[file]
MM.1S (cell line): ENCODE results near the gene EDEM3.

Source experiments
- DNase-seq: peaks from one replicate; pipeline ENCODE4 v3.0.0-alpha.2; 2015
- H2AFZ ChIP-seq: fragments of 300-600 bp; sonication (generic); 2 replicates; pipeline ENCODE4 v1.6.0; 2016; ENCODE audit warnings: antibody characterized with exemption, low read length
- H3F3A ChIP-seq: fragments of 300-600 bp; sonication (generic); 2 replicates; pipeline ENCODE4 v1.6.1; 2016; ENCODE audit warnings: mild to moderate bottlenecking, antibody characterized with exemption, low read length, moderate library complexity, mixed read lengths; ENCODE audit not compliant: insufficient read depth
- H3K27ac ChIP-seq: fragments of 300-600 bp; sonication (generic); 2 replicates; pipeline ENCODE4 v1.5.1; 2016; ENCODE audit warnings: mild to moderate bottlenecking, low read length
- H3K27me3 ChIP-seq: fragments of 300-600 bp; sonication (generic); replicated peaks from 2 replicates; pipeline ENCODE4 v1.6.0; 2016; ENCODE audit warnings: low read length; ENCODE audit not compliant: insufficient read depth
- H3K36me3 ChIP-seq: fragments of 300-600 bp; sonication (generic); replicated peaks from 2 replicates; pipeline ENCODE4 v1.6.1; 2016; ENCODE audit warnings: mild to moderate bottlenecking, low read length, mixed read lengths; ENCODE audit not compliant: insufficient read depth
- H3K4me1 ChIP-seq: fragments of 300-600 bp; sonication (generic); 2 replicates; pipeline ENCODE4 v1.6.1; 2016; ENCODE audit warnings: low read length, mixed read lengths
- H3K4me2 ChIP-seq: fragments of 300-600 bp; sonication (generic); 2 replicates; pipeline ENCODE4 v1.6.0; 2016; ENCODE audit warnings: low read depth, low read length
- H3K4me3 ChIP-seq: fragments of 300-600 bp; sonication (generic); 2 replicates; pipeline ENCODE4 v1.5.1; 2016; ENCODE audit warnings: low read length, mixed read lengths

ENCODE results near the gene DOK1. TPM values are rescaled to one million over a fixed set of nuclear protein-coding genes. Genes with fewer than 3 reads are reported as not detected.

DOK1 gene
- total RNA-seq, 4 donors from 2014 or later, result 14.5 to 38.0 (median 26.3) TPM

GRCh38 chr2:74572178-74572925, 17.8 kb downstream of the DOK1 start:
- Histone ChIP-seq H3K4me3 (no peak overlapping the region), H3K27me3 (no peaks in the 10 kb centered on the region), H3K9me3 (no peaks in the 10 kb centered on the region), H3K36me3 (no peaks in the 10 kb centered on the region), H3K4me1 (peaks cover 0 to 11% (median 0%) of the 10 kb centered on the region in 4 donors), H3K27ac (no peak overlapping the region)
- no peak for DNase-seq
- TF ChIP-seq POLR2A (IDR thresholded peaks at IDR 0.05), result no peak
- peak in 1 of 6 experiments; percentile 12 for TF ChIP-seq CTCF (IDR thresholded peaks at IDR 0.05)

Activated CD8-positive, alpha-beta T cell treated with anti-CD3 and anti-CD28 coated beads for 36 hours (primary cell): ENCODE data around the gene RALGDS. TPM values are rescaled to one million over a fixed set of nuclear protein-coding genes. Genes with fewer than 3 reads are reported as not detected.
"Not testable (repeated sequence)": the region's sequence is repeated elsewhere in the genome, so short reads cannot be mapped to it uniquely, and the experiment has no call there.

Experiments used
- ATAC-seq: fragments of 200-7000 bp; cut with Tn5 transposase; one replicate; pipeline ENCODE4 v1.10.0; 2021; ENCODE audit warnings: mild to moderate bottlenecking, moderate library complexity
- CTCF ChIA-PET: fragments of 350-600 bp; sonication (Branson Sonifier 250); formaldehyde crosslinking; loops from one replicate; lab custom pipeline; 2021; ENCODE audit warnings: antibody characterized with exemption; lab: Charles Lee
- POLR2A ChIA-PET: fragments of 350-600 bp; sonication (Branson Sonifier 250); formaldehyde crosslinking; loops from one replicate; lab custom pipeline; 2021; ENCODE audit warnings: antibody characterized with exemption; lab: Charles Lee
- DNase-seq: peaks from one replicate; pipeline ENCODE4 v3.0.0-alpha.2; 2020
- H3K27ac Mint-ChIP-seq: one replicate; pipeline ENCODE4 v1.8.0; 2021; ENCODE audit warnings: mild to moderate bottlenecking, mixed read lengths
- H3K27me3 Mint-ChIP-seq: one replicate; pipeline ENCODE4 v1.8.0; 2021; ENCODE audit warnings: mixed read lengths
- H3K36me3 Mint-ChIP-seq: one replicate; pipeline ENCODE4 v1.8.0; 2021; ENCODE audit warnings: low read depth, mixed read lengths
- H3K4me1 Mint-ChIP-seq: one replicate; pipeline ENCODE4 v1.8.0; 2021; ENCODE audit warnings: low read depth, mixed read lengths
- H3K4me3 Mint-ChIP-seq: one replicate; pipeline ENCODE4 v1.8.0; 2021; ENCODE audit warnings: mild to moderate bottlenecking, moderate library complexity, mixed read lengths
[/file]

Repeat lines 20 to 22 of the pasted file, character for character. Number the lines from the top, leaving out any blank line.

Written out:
Activated CD8-positive, alpha-beta T cell treated with anti-CD3 and anti-CD28 coated beads for 36 hours (primary cell): ENCODE data around the gene RALGDS. TPM values are rescaled to one million over a fixed set of nuclear protein-coding genes. Genes with fewer than 3 reads are reported as not detected.
"Not testable (repeated sequence)": the region's sequence is repeated elsewhere in the genome, so short reads cannot be mapped to it uniquely, and the experiment has no call there.

Experiments used